Are witches becoming popular again?

Cover of "The Worst Witch (Young Puffin S...

Cover via Amazon

Okay, this is probably going to be at odds with other articles you will see around the web but a couple of days ago, I came across a Guardian article talking about witchcraft and witches returning to popular culture in the wake of the Vampires and Werewolves trend. You can read it for yourself here.

The article mentions that various US television networks are starting to show different shows with witch protagonists, suggesting that this is the place that the trend is showing the strongest.

The only thing I took from it originally (it was late at night when I first read it) was the fact that Jill Murphy had published a new Worst Witch book. Not really surprising since she has released new books in the series recently however I did not recognise any of the other books or authors mentioned.

Today, I went to my local Waterstones and as I was browsing and picking up a book (or four!), I found myself unconsciously looking for books about witches. The result? I saw nothing to vindicate The Guardian’s article. I realise it is probably a trend that is just starting to find its feet but if there is a rising interest in books and other media about witches, why can’t I seem to see or find media about witches? Even in HMV, when looking, I couldn’t find anything about witches, not even on the shelves they had set aside for Halloween.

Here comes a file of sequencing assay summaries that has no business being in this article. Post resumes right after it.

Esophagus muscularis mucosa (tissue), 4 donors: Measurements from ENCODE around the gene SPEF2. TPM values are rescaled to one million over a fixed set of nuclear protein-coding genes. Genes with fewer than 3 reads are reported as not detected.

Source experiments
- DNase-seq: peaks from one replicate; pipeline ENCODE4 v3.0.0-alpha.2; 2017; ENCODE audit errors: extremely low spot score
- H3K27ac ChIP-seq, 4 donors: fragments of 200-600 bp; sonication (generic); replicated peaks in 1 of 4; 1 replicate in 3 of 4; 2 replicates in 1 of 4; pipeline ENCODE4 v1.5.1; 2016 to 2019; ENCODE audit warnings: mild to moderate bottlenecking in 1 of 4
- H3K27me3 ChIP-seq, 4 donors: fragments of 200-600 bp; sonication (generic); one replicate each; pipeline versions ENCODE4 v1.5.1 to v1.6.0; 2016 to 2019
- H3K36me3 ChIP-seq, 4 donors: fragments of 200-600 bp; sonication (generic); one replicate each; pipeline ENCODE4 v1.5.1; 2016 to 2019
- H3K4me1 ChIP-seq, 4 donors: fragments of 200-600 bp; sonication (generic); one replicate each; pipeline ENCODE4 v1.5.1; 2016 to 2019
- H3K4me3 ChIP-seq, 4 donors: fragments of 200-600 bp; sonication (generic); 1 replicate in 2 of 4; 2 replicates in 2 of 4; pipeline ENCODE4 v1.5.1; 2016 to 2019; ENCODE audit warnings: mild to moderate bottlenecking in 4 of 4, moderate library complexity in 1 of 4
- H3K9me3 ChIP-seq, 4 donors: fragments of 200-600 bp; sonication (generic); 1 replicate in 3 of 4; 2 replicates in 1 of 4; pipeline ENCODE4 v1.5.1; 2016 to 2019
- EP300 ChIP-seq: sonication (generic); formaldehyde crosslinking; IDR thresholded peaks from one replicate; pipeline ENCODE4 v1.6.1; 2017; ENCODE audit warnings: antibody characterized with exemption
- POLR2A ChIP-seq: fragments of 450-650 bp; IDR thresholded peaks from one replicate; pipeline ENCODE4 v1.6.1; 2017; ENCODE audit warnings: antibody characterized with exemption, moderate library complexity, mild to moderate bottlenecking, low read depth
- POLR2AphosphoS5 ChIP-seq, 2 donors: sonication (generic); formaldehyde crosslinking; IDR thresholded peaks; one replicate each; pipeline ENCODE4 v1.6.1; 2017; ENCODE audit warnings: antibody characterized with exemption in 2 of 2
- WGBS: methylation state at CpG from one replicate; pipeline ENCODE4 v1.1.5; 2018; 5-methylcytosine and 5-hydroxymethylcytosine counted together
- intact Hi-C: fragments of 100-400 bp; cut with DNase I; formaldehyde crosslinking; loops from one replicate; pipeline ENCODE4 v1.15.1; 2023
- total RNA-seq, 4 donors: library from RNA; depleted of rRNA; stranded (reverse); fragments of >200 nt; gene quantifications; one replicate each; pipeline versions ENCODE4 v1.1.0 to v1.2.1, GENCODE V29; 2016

This evening, I returned to the article in question and re-read it. The result was the same. I decided to do some digging and had a look at the Waterstones and WH Smith websites in their best sellers generic listings and the best sellers for fantasy. Nothing.

The only patterns I could find was that vampire books are still popular and other authors, who had always been popular, like Terry Pratchett and Ben Aaronovitch, were still up there in the best sellers lists. A look on Orbit UK, Puffin and Gollancz future publishing schedules show none of this supposed trend. All I found was the tail end of the vampires craze and new books from established authors and series. (This is generalised I hasten to stress!)

So it has got me thinking about whether witches are becoming popular again or if, actually, witches (and wizards) had always been popular in their own way and had never really gone away?

I feel it is a valid question to ask.